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Nov 18, 2010 8:00 PM by Danielle Lerner

Owners of pit bull that attacked two-year-old boy say the dog never showed signs of aggression

Two days after a Paso Robles toddler was attacked by a pit bull the dog's owners say their pet has never shown any signs of aggression.

Two-year-old Jay Weeks was playing in his backyard when the dog grabbed ahold of his head through a fence.

The toddler needed several stitches and bandages to close the wounds.

The pit bull's owners are apologizing for what happened but they insist it is a one-time event.

"The one on his lip actually went all the way through," said Jerry Weeks, Jay's dad. "You could see through his gums and his teeth through his lip."

Stitches and steri-strips cover two-year-old Jay Weeks' face as he continues to heal from Tuesday's attack.

The 6-year-old pit bull, named Tank, grabbed the toddler's head through the fence.

"It looks like it got him once and he opened up his mouth and tried to get him, a better grip on him," said Weeks.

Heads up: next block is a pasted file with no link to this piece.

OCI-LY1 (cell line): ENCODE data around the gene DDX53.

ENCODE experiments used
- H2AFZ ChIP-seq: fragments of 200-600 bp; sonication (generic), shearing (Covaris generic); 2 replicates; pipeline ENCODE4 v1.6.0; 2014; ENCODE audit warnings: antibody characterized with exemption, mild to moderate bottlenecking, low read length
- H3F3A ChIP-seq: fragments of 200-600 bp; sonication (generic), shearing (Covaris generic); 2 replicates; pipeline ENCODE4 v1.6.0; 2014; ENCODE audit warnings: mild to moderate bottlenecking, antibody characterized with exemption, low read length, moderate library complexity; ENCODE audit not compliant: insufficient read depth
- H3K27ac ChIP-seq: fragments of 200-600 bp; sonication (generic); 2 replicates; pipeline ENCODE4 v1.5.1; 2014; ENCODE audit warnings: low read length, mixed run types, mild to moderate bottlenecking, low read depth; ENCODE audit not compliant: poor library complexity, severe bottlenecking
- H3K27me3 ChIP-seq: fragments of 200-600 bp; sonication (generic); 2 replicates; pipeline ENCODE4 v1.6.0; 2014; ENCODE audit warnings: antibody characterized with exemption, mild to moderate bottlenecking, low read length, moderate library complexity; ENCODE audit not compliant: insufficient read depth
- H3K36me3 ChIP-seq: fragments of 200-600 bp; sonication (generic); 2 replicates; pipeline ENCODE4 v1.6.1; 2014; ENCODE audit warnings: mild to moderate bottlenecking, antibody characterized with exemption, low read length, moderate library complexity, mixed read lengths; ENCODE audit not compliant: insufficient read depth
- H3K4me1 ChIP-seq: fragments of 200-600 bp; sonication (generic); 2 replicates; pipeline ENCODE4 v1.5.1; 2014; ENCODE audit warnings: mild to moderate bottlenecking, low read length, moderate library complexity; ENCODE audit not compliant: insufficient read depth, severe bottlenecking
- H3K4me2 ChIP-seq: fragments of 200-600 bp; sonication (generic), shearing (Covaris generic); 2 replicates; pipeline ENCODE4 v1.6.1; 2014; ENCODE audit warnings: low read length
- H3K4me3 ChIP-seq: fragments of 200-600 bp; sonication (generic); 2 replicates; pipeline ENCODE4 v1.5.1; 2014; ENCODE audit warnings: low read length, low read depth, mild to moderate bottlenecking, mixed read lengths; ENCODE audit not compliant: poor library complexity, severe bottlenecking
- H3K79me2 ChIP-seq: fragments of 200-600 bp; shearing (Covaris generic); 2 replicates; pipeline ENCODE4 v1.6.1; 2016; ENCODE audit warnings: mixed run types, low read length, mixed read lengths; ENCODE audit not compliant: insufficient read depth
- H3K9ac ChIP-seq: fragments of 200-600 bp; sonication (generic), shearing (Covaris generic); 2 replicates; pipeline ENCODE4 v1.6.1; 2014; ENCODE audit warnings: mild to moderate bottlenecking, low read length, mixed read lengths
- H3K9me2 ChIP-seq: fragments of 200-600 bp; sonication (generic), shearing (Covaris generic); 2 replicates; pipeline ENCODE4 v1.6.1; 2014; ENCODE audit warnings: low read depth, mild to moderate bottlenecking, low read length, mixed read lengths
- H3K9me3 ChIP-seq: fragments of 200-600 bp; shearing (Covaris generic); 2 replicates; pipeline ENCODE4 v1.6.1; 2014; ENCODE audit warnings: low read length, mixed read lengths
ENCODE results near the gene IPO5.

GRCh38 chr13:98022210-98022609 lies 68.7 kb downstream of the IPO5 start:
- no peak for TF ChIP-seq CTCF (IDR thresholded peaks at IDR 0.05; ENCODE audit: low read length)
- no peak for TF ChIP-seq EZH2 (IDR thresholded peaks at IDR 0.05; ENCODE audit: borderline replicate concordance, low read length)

Animal Services visited Tank's owner Thursday and it has put the dog on quarantine for the next 10 days.

The owners did not want to appear on camera but they did apologize for what happened.

They have had the dog since he was 5 weeks old and insist he has never bitten anyone.

The couple says Tank is great with people and kids, including their own little boy who is almost two years old.

They have also put a new fence in place to keep this from happening again.

As for the Weeks family, they are still waiting for the results from Tank's rabies test, but say they are thankful that Jay is expected to be okay.

"If the dog would have got a good hold the first time, I mean it could have pulled him through the fence and could have been a lot worse than this," said Weeks.

During the 10-day quarantine the dog must stay in the house or on the property with the owner's supervision.

After that, Animal Services will return to the home for another evaluation.

The County says it considers several factors when deciding if it will seize or euthanize a dog, including the animal's history of aggression and the circumstances surrounding the attack.


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